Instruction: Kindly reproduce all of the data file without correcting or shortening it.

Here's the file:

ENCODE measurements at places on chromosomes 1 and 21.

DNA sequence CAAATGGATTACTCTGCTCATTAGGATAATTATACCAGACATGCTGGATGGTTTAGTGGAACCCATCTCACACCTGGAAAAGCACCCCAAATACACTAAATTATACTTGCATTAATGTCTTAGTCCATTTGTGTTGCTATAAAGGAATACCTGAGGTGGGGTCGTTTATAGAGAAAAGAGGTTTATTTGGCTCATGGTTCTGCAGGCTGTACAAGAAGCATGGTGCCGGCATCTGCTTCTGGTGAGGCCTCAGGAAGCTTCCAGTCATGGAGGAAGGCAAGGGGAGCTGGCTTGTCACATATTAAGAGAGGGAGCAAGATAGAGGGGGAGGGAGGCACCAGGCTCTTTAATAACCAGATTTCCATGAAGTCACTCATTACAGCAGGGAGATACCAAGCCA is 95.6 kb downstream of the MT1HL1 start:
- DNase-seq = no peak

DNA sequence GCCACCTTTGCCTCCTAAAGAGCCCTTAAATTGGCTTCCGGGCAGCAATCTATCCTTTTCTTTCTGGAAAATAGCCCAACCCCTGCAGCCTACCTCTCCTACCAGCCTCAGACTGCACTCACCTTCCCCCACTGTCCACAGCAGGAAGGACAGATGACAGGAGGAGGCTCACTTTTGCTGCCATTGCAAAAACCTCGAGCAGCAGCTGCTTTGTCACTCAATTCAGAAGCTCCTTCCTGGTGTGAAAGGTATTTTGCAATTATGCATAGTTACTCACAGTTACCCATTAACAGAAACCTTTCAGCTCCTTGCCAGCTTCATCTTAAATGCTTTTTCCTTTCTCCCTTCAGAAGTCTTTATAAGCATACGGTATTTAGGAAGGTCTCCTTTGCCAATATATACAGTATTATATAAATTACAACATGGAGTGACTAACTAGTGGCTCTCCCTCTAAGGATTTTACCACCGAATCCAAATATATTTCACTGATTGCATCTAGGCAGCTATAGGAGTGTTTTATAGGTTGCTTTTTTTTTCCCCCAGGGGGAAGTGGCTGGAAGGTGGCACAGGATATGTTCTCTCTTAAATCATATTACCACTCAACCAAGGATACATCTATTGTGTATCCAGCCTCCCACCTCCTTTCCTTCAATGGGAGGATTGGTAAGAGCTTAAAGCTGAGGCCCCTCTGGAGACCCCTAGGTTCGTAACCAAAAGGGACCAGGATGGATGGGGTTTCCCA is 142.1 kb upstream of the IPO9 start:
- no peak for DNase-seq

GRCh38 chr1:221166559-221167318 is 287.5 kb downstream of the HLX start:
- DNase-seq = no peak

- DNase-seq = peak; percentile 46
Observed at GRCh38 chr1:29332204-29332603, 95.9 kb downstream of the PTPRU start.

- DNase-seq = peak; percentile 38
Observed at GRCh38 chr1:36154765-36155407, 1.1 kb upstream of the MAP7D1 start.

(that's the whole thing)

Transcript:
ENCODE measurements at places on chromosomes 1 and 21.

DNA sequence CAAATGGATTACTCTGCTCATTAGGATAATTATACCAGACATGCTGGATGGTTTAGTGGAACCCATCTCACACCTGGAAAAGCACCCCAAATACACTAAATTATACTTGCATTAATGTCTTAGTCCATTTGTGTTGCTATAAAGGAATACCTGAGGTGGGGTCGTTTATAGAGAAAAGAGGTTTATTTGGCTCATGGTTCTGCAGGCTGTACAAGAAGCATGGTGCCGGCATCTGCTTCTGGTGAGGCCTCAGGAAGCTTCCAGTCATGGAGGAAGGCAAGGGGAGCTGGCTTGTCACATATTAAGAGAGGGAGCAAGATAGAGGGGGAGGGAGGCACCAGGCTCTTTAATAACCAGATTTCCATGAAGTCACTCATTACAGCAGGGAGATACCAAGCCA is 95.6 kb downstream of the MT1HL1 start:
- DNase-seq = no peak

DNA sequence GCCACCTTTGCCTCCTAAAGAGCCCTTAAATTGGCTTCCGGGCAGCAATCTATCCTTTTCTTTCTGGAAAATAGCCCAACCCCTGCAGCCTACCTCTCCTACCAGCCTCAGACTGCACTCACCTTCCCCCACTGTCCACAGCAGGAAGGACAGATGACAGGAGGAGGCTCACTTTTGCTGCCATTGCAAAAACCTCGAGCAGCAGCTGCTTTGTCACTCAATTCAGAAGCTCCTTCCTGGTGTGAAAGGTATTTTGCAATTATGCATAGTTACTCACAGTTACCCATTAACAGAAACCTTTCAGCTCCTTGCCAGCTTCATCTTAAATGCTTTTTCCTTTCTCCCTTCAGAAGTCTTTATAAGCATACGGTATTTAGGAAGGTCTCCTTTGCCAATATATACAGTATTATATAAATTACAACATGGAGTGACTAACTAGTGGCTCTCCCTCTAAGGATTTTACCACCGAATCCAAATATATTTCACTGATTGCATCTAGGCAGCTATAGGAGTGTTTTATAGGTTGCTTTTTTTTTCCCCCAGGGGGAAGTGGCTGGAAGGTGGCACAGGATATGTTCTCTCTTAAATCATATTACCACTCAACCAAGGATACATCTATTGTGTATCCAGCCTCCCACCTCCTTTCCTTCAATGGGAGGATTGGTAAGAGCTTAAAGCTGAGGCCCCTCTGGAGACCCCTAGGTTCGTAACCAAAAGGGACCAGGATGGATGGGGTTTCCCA is 142.1 kb upstream of the IPO9 start:
- no peak for DNase-seq

GRCh38 chr1:221166559-221167318 is 287.5 kb downstream of the HLX start:
- DNase-seq = no peak

- DNase-seq = peak; percentile 46
Observed at GRCh38 chr1:29332204-29332603, 95.9 kb downstream of the PTPRU start.

- DNase-seq = peak; percentile 38
Observed at GRCh38 chr1:36154765-36155407, 1.1 kb upstream of the MAP7D1 start.